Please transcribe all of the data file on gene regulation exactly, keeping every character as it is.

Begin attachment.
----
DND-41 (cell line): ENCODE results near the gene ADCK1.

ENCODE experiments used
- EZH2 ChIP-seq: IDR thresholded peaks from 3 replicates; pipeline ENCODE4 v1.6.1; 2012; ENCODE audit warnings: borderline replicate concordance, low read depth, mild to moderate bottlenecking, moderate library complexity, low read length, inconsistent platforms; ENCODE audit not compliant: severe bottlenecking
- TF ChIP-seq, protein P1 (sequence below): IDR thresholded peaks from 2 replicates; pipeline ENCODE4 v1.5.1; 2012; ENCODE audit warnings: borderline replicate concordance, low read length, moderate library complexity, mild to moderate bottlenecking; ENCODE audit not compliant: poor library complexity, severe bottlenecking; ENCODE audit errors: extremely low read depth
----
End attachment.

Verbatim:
DND-41 (cell line): ENCODE results near the gene ADCK1.

ENCODE experiments used
- EZH2 ChIP-seq: IDR thresholded peaks from 3 replicates; pipeline ENCODE4 v1.6.1; 2012; ENCODE audit warnings: borderline replicate concordance, low read depth, mild to moderate bottlenecking, moderate library complexity, low read length, inconsistent platforms; ENCODE audit not compliant: severe bottlenecking
- TF ChIP-seq, protein P1 (sequence below): IDR thresholded peaks from 2 replicates; pipeline ENCODE4 v1.5.1; 2012; ENCODE audit warnings: borderline replicate concordance, low read length, moderate library complexity, mild to moderate bottlenecking; ENCODE audit not compliant: poor library complexity, severe bottlenecking; ENCODE audit errors: extremely low read depth